It's also worth noting that beyond games and entertainment, it is difficult to see a use for VR outside those industries though. It's use in enterprise is also limited by the fact that by definition, someone using VR is unable to see anything outside the helmet.
AR has the advantage that it can display objects as if they were in the real world. This means it's entirely feasible that, say, a field service engineer can use it it to view mantenance instructions while actually maintaining the machine. For instance, I've been told that ThyssenKrupp are looking at using the Hololens to enable their lift engineers to look up Life maintenance manuals while fixing the lift. It could also be feasibly used in conjunction with something like Skype, so enabling people to communicate and, Kingsman style, appear to be in the same room. If you have executives that spend most of their lives flying all over the world in Business class, then even the £3,000 or so Microsoft charge for an Enterprise Hololens suddenly starts to look cheap.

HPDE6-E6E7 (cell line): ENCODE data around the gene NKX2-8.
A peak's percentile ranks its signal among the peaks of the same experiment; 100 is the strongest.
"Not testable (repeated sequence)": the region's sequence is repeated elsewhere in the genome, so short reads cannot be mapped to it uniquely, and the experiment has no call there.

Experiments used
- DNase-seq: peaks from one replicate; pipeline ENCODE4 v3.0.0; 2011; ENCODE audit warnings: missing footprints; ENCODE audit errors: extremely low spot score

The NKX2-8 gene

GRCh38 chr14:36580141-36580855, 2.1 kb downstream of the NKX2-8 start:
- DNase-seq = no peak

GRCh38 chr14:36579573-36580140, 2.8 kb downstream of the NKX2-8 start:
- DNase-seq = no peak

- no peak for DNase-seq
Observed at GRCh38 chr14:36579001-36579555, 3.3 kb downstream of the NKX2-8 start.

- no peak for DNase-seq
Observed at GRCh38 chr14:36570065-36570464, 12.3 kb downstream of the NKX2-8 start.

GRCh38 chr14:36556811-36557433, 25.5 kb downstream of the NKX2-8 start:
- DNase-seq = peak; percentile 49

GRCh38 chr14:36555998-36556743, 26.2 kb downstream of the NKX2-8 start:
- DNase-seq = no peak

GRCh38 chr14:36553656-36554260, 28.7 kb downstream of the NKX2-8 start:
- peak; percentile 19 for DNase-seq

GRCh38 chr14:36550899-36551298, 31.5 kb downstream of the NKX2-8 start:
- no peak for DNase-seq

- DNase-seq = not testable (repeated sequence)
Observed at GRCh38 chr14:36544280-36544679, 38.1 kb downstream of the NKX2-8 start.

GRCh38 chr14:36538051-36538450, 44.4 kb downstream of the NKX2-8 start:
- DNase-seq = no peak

For consumer AR, I suspect the Skype style virtual presence system I describe above could also be a selling point, but the main use is probably in gaming and entertainment.
In both cases, there may be a potentially hefty cost to implement AR on a desktop or laptop computer.
With regard to Apple's action, assuming the market does take off, including AR support by default in iOS 11 gives them a massive advantage. They already have a potential audience of millions, that they can sell apps to.
Don't get me wrong. I have access to a Hololens at work, and the geek in me loves being able to wear it, and pin webpages to the wall as if they were posters. I am also actively looking for ways we can use it in our day to day work. I also have access to VR headsets (Gear VR, Vive and Rift) and love them. I'd also love to be able to buy my own Hololens and Rift for home use (although at home I'd get more use from the Rift), I just think the potentially expensive dedicated hardware will be over taken by phones that have AR support, as people can more easily justify spending hundreds of pounds on a phone (which has uses even if the VR and AR don't take off) than they can on a device that may be obsolete in a year.